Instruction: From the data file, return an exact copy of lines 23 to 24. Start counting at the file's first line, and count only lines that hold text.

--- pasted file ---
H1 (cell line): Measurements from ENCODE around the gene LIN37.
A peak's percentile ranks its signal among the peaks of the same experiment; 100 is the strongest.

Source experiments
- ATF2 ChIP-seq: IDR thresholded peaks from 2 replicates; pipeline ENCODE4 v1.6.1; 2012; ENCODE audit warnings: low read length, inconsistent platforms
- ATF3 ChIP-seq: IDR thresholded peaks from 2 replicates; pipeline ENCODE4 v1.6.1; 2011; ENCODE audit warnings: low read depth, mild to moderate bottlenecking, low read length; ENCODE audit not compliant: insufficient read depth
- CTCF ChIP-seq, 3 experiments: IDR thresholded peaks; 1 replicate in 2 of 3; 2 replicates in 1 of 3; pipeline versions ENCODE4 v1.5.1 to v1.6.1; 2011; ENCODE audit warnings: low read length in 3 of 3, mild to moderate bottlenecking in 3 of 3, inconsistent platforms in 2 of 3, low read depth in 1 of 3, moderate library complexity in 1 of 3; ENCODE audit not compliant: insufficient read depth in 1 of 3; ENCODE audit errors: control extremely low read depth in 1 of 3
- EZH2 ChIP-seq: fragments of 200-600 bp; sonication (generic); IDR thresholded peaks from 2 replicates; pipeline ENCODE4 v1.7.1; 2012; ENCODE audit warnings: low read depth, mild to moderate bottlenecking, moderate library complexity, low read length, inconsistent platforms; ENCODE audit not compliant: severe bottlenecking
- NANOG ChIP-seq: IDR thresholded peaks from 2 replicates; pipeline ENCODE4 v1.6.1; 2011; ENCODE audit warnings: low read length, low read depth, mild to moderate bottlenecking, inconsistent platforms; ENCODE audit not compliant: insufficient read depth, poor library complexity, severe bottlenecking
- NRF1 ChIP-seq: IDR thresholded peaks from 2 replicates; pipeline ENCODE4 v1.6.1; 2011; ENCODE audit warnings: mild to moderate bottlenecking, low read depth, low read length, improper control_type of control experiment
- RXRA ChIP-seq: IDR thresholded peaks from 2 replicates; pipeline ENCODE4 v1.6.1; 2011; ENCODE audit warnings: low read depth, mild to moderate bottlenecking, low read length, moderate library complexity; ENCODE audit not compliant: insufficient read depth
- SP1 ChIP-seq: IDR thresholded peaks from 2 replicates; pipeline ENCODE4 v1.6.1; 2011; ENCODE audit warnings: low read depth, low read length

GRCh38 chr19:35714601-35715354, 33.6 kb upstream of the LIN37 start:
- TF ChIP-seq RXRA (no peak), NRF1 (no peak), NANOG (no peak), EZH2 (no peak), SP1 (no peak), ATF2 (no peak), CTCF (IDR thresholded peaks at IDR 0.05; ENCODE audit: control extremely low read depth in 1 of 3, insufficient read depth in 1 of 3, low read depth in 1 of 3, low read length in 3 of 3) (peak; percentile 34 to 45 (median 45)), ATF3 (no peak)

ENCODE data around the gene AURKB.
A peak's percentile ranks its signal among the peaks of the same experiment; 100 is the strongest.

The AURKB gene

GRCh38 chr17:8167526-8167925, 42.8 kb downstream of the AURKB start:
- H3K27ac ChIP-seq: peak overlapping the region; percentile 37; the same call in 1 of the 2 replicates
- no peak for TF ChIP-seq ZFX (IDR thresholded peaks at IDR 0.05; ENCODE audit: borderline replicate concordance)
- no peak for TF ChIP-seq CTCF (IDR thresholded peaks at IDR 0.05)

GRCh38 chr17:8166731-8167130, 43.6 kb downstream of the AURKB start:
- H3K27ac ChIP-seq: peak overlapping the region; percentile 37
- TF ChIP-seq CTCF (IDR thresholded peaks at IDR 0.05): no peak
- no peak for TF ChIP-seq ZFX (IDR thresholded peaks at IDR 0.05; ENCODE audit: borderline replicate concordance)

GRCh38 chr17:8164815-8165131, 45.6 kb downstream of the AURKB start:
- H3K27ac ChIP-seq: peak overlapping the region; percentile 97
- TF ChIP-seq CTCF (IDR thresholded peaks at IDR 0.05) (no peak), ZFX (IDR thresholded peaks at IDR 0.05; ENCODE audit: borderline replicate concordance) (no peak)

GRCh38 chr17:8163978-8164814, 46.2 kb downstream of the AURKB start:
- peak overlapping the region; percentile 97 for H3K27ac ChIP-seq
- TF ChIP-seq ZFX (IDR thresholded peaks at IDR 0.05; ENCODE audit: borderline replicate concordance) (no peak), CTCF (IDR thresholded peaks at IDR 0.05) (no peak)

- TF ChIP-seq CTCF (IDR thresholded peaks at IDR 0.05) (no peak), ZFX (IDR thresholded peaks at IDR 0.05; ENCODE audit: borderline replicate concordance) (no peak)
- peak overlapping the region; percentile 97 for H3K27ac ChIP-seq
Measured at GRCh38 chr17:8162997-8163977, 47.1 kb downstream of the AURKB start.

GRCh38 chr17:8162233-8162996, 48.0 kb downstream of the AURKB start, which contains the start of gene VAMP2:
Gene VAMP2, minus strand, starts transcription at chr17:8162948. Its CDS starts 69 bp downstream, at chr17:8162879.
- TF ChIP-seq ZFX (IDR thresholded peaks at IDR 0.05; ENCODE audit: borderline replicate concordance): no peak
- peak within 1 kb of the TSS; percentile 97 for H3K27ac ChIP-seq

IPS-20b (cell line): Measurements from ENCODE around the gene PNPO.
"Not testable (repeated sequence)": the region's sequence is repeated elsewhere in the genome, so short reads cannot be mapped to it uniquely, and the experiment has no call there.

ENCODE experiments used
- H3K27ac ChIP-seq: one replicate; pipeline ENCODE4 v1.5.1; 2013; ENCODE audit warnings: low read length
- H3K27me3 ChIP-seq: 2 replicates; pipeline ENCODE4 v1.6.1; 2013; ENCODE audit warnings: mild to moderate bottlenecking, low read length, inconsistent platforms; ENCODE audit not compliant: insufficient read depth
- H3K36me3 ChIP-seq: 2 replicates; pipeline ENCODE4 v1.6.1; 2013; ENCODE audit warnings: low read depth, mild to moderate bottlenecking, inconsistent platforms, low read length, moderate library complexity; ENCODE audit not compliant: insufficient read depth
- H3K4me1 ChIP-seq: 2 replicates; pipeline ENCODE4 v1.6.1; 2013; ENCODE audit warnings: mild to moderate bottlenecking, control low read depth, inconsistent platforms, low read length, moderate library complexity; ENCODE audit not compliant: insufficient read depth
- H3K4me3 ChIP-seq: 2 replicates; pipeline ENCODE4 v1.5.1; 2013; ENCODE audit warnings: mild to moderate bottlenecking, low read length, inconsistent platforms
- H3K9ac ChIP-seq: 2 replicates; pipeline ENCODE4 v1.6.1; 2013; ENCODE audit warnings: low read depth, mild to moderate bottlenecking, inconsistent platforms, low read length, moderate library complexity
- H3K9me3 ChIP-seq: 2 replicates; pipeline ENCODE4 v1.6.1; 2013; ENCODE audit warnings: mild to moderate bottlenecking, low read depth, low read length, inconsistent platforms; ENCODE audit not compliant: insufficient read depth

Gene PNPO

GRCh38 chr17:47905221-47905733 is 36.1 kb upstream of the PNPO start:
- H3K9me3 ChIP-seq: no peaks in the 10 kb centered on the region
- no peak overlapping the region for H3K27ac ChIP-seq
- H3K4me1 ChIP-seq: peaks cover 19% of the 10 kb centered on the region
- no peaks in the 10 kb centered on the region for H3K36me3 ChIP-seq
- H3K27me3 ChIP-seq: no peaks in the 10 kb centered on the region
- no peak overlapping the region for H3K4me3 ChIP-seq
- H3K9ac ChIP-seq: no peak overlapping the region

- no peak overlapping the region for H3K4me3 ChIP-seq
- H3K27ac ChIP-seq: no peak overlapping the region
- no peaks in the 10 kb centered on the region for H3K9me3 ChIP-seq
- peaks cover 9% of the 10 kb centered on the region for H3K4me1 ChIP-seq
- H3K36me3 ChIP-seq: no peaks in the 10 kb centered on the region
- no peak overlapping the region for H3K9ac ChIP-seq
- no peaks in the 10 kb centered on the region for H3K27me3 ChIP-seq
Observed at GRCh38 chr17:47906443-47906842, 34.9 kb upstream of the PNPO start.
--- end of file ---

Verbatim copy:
- TF ChIP-seq CTCF (IDR thresholded peaks at IDR 0.05): no peak
- no peak for TF ChIP-seq ZFX (IDR thresholded peaks at IDR 0.05; ENCODE audit: borderline replicate concordance)